OhioHealth Medical Minute: Unusual Heart Attack Symptoms
You may already be familiar with some of the classic signs of a heart attack, like chest pain, sweatiness and nausea. But what about when the symptoms aren’t so obvious?
Sharon Roble, MD, a cardiologist at OhioHealth Mansfield Hospital, talks more about some of the unusual heart attack symptoms that can appear and how to recognize them for what they are.
First, it’s important to understand what’s going on in the body of someone who’s suffering from a heart attack.
“When someone’s having a heart attack, the arteries surrounding the heart close off and the heart is not getting enough blood supply,” said Dr. Roble.
There are two different ways this can happen. The artery can either close off suddenly and rapidly, leading to some of the more traditional signs of heart attack, or it can gradually narrow instead. According to Dr. Roble, this is when the nontraditional symptoms start to appear.
“Some of those more nontraditional symptoms can be just not feeling well, feeling tired, feeling pain in the back of their shoulders and nausea,” she said. “Those tend to be more common in women because men and women are different, and the ways that they manifest symptoms can be different too.”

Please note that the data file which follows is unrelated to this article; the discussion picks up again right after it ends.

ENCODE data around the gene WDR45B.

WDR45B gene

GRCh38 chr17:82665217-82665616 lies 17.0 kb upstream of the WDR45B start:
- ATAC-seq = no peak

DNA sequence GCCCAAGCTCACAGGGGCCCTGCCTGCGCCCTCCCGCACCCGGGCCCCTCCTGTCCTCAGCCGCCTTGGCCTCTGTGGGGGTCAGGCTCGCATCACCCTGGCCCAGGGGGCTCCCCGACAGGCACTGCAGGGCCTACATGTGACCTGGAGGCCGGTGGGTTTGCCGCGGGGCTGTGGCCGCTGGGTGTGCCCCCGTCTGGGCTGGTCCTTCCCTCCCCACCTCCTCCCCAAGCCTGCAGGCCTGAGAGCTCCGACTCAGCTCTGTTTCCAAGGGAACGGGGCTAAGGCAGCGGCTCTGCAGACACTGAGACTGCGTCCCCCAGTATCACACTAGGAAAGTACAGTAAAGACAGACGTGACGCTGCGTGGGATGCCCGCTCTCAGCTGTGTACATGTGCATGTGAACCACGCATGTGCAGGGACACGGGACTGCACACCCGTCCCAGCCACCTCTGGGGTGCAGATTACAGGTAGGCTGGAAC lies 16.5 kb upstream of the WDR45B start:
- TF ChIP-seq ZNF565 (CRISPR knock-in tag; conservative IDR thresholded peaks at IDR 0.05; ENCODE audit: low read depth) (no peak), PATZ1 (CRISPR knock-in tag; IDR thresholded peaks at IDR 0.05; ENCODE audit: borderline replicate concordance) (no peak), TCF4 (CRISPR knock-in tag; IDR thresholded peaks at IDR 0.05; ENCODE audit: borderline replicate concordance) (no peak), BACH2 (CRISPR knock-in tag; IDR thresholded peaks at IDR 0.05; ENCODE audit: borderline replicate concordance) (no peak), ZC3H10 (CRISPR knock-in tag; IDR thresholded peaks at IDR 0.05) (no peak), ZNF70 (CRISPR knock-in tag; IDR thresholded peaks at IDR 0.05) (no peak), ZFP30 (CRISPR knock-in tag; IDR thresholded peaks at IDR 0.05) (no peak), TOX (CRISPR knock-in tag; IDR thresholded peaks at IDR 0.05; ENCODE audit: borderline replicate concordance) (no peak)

In the past, women were undertreated when having heart attacks, despite the fact that more women die from heart disease than men.
“There’s been a big push in the last ten years in cardiology to look at women’s symptoms and try to narrow that gap in mortality,” said Dr. Roble. “We’ve tried to listen to women more and pay attention to those symptoms.”
If you do have unusual symptoms, there are risk factors for heart disease, like diabetes, high blood pressure, obesity and high cholesterol that can help you identify whether you might be having a heart attack. Dr. Noble advises that if you do have some of those risk factors and nontraditional symptoms, seek medical attention right away.
“I tell all my patients to trust their gut, and if something doesn’t feel right, you should seek medical attention,” said Dr. Roble. “There are more and more emergency rooms popping up around town that you can seek this medical attention at that we can get you to the appropriate facilities.”
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